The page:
Tuesday, April 28, 2009
Diplomatch: Football for Sierra Leone
As the players, friends and colleagues from the United Nations, took to the artificial turf football pitch at Manhattan’s Pier 40 in New York City, fans cheered knowing this was a game with a difference.
3,000 miles away and a world apart, children in football mad Sierra Leone, a nation at the bottom of the Human Development Index still recovering from the effects of a brutal civil war, would soon benefit from this beautiful game.
This past Saturday two teams made up of United Nations diplomats, including the Secretary General, participated in ‘Diplomatch’, a charity football game to benefit Play31, an NGO that provides footballs and equipment to communities in Sierra Leone so that children can exercise their right to play.
According to Ban Ki-moon, Secretary General of the United Nations, “This is a small, but symbolic event. We are participating to show solidarity with the people of Sierra Leone, to give hope to children in a war torn country known for the use of child soldiers. The UN takes this very seriously.”
Play31 was founded on the idea of Article 31 of The Convention on the Rights of the Child, which stipulates that every child has the right to play. In Sierra Leone the organization provides children with the most basic necessity for play: a football.
The organization believes in the unifying power of the game of football and attempts to use the ‘beautiful game’ as a way toward creating peaceful societies.
Play31 began in Sierra Leone, partnering with local NGO Forum of Conscience, an organization that works to reconcile people and communities torn apart during the war. Play31 provides material and logistical support for football games that are part of a follow up to community reconciliation ceremonies.
Founder of Play31, Jakob Silas Lund, said that there would be a two-fold benefit from Diplomatch. First, from the money donated through sponsorships recruited by the Ambassadors, and second, through raising awareness of both the situation in Sierra Leone and of Play31’s work in the country.
With the participation of Secretary General Ban Ki-moon and coverage on CNN and the New York Times, many more people will know about the children all over the world who live in a situation that doesn’t allow for their right to play to be realized. In the case of Sierra Leone it is poverty leading to child labour and violence leading to broken communities that creates this situation.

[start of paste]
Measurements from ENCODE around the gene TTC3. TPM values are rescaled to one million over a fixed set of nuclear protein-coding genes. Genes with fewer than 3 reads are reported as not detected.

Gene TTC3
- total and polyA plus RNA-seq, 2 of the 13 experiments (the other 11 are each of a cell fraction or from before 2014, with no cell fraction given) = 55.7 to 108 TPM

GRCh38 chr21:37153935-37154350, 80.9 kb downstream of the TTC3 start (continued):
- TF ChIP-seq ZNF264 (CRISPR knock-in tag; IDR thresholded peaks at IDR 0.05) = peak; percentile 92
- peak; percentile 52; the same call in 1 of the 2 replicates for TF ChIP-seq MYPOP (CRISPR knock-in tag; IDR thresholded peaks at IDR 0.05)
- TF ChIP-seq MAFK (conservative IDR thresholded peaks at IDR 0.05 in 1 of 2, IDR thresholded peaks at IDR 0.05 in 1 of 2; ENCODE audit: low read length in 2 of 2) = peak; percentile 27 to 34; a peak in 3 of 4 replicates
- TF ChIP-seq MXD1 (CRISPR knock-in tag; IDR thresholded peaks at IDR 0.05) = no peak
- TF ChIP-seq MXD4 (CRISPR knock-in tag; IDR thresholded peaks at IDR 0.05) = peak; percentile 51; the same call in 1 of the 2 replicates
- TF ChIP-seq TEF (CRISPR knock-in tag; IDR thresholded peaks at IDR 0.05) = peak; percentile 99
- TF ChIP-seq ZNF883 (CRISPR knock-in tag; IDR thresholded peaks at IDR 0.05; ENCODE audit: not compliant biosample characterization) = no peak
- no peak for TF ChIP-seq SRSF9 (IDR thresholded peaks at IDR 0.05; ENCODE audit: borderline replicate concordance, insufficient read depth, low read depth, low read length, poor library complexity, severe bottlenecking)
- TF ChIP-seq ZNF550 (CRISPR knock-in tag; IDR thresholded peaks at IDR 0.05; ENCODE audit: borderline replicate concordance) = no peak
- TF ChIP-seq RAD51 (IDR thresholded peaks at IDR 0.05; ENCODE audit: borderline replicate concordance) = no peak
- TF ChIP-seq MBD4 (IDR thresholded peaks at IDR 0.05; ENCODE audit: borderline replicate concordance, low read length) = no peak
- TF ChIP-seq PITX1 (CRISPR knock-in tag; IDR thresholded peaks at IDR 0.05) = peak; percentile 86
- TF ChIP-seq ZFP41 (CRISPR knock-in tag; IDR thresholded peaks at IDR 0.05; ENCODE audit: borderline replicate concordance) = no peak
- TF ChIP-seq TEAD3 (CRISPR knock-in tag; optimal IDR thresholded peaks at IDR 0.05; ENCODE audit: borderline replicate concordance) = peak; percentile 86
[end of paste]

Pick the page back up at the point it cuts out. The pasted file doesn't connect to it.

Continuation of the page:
“It’s amazing for me, personally. Last year I was riding in the back of a 4x4 truck from Moyamba to Freetown and today we’re standing here in New York City,” said Mr. Lund.
“I met the Ambassador from Lichtenstein a year ago, I told him about Play31 and he said, ‘let’s do a match’, but it never materialized. Then I met the Ambassador from Chile and he said, ‘let’s do a match’, so thanks to these amazing ambassadors it finally came together.
The Ambassadors from Lichtenstein and Chile captained the two teams. They were also instrumental in recruiting the other players from various diplomatic missions from around the world.
For Heraldo Muñoz, Ambassador and Permanent Representative of Chile to the United Nations, football is a global game with the power to create change and rebuild broken communities. For him, the efforts of Right to Play are having a real impact.
“Right to Play symbolizes, through this game, (the right to play) for the children of Sierra Leone. They bring footballs and equipment to the children of Sierra Leone. We’ve raised some money and had a good time, and we are also working to help children stay away from violence. It’s the beautiful game,” he said.
Ambassador Christian Wenaweser has served as the Permanent Representative of Liechtenstein to the United Nations since 2002. For him the event was more than just another charity fundraising event. “We were very happy to do something fun for a good cause. You just need a ball and the will to play. This was an opportunity to get out of the UN and to have a good time for a good cause.”
Donations to Play31 can be made via their website at www.play31.org.